Houston Rockets 97, Golden State Warriors 96: One more game

I have no idea what just happened.

The Golden State Warriors just kept chipping away at what had once been a 17-point Houston Rockets lead, and had even surged to take a one-point lead with less than a minute left. The Rockets got the lead, and just needed to hold on the ball. Then they nearly lost the ball once, failed to inbound the ball twice, and lobbed a bizarre pass to Michael Beasley which the Warriors easily picked off. Ian Clark raced down the court, got a layup, and the game seemed over.

Then James Harden took a shot straight out of Jordan’s 1998 playbook to bring the score to 97 in just ten seconds. And Steve Kerr’s response, with 3 seconds left, was to give the ball to Draymond Green about 35 feet away from the court. Even if Green hadn’t dribbled it off of his foot, I struggle to figure out what Kerr was planning with this.

But Green did dribble the ball off his foot, and so the Rockets survive for another game. And while this means that Stephen Curry will probably return in Game 4 to bury the Rockets behind an artillery barrage of three-pointers, it was still a pretty nice win.

So how did the Rockets get their big lead to start off the game, and how did they nearly give it all up? It comes down to Dwight Howard.

Howard’s boxscore numbers for tonight were nice, with 13 points on 6-9 shooting and 13 rebounds. But most of that production came in the first quarter. In the first, Howard dunked all over Bogut, Ezeli, and then Golden State’s third-string center James McAdoo. Howard got alley-oops and dominated the glass, and the Rockets hustled hard to force the Warriors into turnovers. Even though the Rockets shot sub-40 percent in the first quarter, that combination of transition and paint play gave Houston the biggest lead of this series.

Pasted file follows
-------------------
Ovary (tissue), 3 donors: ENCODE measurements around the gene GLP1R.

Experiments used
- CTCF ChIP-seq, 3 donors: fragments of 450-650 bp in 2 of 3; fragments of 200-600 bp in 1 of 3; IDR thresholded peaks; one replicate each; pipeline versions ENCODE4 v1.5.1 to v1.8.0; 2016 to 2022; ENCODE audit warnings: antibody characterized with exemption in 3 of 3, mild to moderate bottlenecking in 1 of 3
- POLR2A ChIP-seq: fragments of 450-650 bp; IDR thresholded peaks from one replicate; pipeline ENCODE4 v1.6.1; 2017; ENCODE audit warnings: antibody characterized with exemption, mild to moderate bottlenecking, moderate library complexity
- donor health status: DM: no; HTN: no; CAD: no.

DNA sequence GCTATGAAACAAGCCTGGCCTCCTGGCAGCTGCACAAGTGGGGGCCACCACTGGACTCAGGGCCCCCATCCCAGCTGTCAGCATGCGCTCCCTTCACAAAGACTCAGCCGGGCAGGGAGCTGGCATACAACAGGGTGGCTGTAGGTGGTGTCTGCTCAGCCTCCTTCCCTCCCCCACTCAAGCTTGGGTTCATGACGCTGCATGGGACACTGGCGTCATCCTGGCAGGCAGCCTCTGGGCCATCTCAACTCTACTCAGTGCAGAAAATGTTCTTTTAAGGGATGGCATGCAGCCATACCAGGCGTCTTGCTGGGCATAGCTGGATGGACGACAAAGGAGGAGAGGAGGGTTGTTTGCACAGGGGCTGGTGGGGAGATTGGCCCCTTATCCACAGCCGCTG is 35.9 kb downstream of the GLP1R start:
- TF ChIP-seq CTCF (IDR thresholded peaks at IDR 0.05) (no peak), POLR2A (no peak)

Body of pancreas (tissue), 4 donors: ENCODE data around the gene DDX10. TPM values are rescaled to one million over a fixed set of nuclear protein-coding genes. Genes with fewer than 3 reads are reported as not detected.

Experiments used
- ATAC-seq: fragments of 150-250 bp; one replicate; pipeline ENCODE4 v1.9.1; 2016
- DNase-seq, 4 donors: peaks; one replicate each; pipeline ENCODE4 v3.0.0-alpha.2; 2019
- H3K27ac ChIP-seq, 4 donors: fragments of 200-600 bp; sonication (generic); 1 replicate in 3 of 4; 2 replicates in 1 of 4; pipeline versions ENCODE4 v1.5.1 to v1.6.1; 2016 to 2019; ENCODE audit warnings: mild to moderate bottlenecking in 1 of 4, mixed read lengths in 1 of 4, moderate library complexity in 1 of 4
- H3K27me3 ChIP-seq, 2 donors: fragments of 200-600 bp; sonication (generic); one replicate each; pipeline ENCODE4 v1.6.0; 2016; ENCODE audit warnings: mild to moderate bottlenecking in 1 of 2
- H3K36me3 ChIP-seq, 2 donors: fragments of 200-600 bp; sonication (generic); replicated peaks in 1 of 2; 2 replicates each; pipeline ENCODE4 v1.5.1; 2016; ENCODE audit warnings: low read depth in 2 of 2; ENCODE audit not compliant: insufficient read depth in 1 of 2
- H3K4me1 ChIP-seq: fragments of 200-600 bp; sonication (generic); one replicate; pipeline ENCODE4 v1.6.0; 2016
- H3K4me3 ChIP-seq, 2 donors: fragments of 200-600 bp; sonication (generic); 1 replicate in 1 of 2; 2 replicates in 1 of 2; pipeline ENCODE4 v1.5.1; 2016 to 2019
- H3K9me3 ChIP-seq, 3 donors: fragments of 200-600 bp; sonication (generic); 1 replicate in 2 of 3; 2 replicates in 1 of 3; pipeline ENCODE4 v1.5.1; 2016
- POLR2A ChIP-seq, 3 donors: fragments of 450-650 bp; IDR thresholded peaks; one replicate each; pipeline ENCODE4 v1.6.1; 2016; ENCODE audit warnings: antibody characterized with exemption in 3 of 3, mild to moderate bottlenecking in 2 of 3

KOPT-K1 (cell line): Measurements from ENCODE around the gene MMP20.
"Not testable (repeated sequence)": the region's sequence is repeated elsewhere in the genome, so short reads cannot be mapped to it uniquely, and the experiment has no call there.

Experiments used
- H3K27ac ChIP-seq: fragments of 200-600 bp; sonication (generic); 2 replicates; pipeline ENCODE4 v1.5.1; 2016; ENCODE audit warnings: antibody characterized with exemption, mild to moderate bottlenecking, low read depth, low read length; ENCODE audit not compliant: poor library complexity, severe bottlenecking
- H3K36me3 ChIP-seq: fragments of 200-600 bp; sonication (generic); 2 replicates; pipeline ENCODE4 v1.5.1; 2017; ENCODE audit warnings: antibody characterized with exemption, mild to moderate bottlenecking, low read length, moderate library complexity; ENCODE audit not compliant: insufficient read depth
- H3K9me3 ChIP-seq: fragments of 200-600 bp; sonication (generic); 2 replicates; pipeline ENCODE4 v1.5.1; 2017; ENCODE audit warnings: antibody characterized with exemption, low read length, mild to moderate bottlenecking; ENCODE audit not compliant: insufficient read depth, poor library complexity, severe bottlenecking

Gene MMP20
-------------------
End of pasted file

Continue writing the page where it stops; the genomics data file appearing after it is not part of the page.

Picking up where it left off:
But after watching his centers get eaten up in the first half, Kerr ran small ball for much of the game. He started Marreese Speights at center in the second quarter, and Speights just hit jumpers over and over again, keeping Howard out of the paint. And from there, the transition game dried up and the Rockets offense fell back to “James Harden, do something.”

Honestly, that entire sequence with Speights shows how much Howard has fallen off defensively. Prime Dwight was a great shot blocker. But what made him such a defensive monster was how he could combine that shot blocking ability with a strength  that could overpower smaller big men like Speights or Al Harrington back in the day and a quickness which let him keep up with players on the perimeter. But he couldn’t do that to Speights. And outside of one great defensive position against Andre Iguodala, he could not do it against the Warriors perimeter players either.

And in addition to playing perimeter-based jump shooters, the Warriors ran with the hacking strategy, which worked today. Bickerstaff probably waited too long to get Howard out of the game when the Warriors began to hack, as Howard (along with Josh Smith, who the Warriors hacked) failed to hit much of anything at the free throw line.

But at the end of the day, going big worked so well for about one and a half quarters that it let Houston survive the other two and a half quarters. And there was Harden. Harden did have some stretches where I felt he was isoing and making fancy dribble moves for too long, but oh was he a wonder to watch tonight. While a 35-9-8 night for Harden is hardly anything unusual, I cannot remember one where he did it looking this cool in the process. It was fantastic to watch, and above all won the Rockets the game on that stepback.

The Warriors can play hard, smart defense with or without Curry, and Houston just does not have an answer for how to score when Harden is on the bench (Reggie Miller, in a display of brilliant insight, suggested that the Rockets should run a lot more Howard post-ups). But for tonight, Harden, Howard, and the rest did just enough. And while Coach Bickerstaff did have some mistakes down the stretch, kudos to him for playing Corey Brewer just three minutes.

Will the Warriors bring back Curry in Game 4? TNT reported that the Warriors expect him to. So after narrowly these current Warriors now, I guess we might sit back, watch Golden State assume their final form, and knock the stuffing silly out of these Rockets.

However, the factors that helped Houston to victory would exist with or without Curry. So perhaps it will work again in Houston as long as they can execute.

About the author: The son of transplants to Houston, Paul McGuire is now a transplant in Washington D.C. The Stockton shot is one of his earliest memories, which has undoubtedly contributed to his lack of belief in the goodness of man.

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